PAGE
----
Cashing in on the equity in your home can be a smart financing decision. Home equity mortgage loans secured by your home generally offer lower interest rates and can also provide tax benefits. Just because the home equity mortgage loan is secured by your home does not mean the purpose of your loan has to be tied to your home. There are many reasons borrowers choose to obtain a home equity mortgage loan or home equity line of credit.
According to a recent Consumer Bankers Association report, the top five reasons for borrowing money through a home equity mortgage loan or line of credit are:1. Consolidating debt
2. Making home improvements
3. Purchasing a car
4. Paying for an education
5. Making a major purchase
Many people seek a home equity mortgage for debt consolidation, but think long and hard before you go down that road. In many instances, the debt you wish to consolidate is from credit cards, which is unsecured. If you do not make payments on a credit card, the worst thing that can happen is your credit rating is ruined and you have debt collectors harassing you. Of course, those are serious consequences. But when you roll the debt into a home equity mortgage loan or line of credit, the lender can foreclose on your home.
For those who are consolidating debt and have made lifestyle changes to ensure they do not end up in the same situation again, a home equity mortgage loan can be a good option. The rates are usually lower than most credit card interest rates and the interest is typically tax-deductible. This can equal large savings versus making minimum payments on your credit cards. Of course, this assumes that when you take out the debt consolidation loan, you cut up your credit cards.
In this case, home improvements can increase the value of your home and therefore your equity. The home equity mortgage can allow you to borrow funds to improve your home at low interest rates compared to visiting a home improvement store every weekend and charging the purchases to your credit card. Again, the interest is usually tax-deductible.
In some cases, borrowers have been known to attach their home to purchases such as a car in order to obtain the tax benefit. In this case, the interest paid on the car would qualify as mortgage interest for tax purposes since the home is also used as collateral on the loan.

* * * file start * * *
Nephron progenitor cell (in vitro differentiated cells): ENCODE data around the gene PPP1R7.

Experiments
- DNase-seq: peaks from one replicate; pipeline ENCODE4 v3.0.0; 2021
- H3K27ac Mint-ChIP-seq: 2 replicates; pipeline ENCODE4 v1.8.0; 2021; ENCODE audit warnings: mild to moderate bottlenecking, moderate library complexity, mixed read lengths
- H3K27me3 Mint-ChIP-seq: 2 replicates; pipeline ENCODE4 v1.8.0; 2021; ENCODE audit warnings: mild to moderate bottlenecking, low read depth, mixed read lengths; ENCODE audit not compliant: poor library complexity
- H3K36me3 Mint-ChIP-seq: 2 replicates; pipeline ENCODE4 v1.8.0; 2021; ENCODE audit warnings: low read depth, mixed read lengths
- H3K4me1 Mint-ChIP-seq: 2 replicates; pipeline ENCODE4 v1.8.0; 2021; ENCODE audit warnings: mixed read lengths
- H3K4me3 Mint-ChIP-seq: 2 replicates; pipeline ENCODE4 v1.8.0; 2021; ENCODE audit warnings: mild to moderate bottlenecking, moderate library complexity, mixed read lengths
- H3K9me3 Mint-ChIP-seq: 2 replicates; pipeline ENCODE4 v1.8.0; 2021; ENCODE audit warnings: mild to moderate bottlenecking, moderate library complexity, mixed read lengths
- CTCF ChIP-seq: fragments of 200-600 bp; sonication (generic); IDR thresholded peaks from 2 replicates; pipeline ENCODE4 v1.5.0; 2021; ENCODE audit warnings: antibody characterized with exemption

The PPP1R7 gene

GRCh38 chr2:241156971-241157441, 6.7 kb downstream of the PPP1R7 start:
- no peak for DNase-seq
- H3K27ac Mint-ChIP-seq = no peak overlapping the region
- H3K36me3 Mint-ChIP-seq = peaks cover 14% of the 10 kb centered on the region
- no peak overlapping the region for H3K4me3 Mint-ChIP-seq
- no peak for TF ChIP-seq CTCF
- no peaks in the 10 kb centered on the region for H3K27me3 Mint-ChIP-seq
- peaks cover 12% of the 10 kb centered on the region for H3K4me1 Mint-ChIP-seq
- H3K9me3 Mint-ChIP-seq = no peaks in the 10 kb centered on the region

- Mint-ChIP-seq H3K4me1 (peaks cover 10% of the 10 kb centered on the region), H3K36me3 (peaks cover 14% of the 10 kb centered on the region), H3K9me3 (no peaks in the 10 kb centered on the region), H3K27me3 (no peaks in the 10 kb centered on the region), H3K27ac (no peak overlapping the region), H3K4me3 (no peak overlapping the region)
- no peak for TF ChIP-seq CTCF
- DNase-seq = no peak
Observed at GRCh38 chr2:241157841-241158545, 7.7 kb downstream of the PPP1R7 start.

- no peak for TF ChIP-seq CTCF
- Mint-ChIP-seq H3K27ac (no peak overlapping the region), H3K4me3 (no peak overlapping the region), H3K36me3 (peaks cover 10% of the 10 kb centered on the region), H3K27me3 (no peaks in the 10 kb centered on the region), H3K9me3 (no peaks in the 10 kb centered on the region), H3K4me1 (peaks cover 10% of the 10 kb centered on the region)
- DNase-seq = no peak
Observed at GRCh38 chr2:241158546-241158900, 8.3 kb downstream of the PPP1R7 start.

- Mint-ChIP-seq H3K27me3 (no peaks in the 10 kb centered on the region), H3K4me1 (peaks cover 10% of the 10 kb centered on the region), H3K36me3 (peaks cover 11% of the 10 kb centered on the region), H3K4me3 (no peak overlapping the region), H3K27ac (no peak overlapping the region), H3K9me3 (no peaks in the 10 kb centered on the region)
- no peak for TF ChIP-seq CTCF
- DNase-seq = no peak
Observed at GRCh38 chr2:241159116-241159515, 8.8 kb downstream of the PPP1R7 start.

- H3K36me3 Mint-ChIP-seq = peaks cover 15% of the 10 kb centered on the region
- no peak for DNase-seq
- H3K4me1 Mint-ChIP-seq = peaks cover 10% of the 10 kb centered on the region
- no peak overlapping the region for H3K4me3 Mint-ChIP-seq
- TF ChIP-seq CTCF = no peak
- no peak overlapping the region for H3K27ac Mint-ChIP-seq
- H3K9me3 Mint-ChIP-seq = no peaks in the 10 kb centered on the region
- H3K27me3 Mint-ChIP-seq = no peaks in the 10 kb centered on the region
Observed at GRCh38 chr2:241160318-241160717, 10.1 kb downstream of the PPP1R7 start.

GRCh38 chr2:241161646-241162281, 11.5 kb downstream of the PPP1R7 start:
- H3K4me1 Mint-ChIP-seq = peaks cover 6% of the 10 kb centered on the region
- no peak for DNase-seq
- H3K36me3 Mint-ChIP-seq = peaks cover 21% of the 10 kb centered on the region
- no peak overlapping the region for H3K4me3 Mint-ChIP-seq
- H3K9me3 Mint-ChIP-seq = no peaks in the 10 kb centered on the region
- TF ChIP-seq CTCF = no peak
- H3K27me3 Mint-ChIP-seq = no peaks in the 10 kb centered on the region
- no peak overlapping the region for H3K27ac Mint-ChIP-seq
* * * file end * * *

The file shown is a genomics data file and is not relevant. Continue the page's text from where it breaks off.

This type of arrangement allows the borrower to buy a car without having to visit the bank for approval. It may also allow them greater bargaining power with the salesman since the deal is not dependent upon financing. Because the interest rate on a line of credit is variable, this can result in varying car payments. Also, if you pay interest only or a just a small portion of principal on the loan each month, you could end up owing more on the car than it is worth at some point in the future.
Paying For College Tuition
In the case of paying for college tuition, a home equity mortgage can be an excellent option. Because the home equity mortgage is tied to your home, you can reap the tax deduction at year-end from the interest. But once again, you are using your home as collateral, which puts it at risk if for some reason you cannot make the payments.
Home equity lines for the purpose of tuition are often popular with parents who have children close in age and attending college back to back. The line will allow them to make draws as often as necessary to pay for tuition, books and other expenses. Because it is a line and not a fixed loan amount, it is easier to manage and allows for more flexibility.
Keep in mind, there are federal loan programs as well that may offer lower interest rates. These loans are often unsecured meaning you are not putting your house on the line so your child can pursue a college education. But these loans involve a great deal of paperwork and generally have a set maximum. Payment on these loans can be delayed until after college graduation.
Other Major Purchases
The home equity mortgage loan or line of credit generally has no limit on what you can buy with the money. Some borrowers may use the line to pay for major purchases. This could include a motorcycle, boat or an expensive household item such as a flat screen television.
With any of these purchases, it is important to look at the life of the item versus the amount of time you will be paying for it. For instance, if you used your equity line to buy a motorcycle and only paid interest and a small portion of principal over the life of the line, you will still owe a great deal when repayment is due. In all likelihood, you could owe more than the motorcycle is worth. But you have also reaped the tax benefits and lower interest rate during this time that could offset some of the potential cost.
No matter what you decide to use your home equity mortgage loan or line for, be sure to use it wisely. Your home is most likely your largest asset and you should protect it and the equity you have worked so hard to build. It's important to look at the benefits and disadvantages for your individual situation and weigh your options. All in all, cashing in on your home equity can be a financially wise decision.